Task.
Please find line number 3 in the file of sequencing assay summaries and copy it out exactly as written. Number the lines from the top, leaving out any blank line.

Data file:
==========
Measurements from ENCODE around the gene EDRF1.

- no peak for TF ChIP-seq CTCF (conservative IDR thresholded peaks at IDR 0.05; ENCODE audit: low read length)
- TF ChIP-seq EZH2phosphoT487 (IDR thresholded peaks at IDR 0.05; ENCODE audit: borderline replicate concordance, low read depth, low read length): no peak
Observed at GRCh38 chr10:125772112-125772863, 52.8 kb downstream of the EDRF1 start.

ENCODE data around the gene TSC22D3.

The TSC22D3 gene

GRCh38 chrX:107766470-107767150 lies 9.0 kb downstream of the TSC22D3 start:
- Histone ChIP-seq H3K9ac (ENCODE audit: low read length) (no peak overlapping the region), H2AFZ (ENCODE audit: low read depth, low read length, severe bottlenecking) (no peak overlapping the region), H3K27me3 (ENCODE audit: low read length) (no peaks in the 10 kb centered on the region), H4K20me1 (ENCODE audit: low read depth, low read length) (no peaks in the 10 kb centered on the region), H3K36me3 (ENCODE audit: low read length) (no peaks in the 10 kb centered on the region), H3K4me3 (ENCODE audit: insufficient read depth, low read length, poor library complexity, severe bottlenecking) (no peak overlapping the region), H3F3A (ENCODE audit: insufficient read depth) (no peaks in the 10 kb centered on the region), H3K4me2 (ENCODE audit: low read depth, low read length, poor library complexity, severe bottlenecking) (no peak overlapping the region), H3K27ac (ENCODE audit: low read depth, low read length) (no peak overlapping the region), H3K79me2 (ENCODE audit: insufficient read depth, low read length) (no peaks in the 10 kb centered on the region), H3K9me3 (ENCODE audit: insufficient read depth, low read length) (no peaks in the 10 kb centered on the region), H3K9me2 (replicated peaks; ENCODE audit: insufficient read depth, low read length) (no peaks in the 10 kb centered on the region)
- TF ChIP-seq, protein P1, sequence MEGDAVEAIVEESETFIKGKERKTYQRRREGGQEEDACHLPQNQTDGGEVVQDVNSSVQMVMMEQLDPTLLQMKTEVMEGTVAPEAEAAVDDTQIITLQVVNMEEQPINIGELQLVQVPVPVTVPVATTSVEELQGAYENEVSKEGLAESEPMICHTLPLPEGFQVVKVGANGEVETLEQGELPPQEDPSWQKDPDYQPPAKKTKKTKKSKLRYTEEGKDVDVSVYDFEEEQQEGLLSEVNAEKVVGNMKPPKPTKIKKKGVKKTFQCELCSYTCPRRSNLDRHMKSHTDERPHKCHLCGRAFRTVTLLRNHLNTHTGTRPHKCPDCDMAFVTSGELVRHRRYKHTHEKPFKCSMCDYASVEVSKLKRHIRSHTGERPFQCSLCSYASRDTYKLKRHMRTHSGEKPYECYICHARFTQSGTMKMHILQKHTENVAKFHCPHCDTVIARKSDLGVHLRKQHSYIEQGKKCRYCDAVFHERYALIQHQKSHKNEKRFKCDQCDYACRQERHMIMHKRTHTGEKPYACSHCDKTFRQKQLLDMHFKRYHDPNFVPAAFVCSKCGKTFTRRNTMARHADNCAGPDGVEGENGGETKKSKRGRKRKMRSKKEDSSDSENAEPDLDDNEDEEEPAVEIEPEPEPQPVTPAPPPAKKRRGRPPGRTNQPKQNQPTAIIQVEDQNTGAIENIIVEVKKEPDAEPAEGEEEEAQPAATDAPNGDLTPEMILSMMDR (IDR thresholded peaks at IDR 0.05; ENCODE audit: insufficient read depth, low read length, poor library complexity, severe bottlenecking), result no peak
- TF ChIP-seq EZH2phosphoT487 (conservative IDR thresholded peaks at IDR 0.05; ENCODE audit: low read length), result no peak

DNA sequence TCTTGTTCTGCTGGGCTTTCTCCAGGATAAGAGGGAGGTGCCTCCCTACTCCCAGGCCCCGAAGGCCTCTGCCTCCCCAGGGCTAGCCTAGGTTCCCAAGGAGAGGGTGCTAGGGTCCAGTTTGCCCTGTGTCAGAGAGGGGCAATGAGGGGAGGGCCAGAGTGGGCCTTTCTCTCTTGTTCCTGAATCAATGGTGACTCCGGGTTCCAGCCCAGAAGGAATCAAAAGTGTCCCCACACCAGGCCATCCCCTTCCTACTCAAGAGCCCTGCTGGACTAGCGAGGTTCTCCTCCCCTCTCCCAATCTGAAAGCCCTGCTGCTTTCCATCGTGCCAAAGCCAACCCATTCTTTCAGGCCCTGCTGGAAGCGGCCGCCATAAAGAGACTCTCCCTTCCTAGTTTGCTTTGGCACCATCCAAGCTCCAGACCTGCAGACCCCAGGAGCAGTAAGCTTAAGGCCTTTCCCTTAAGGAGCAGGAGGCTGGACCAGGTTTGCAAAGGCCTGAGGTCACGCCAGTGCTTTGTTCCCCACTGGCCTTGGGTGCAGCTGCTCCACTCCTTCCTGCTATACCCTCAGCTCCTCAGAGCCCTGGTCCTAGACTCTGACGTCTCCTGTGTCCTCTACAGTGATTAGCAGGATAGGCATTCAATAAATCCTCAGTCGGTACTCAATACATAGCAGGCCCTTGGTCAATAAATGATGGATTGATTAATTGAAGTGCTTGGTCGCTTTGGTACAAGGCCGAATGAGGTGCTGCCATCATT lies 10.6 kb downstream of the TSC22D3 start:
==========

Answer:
- TF ChIP-seq EZH2phosphoT487 (IDR thresholded peaks at IDR 0.05; ENCODE audit: borderline replicate concordance, low read depth, low read length): no peak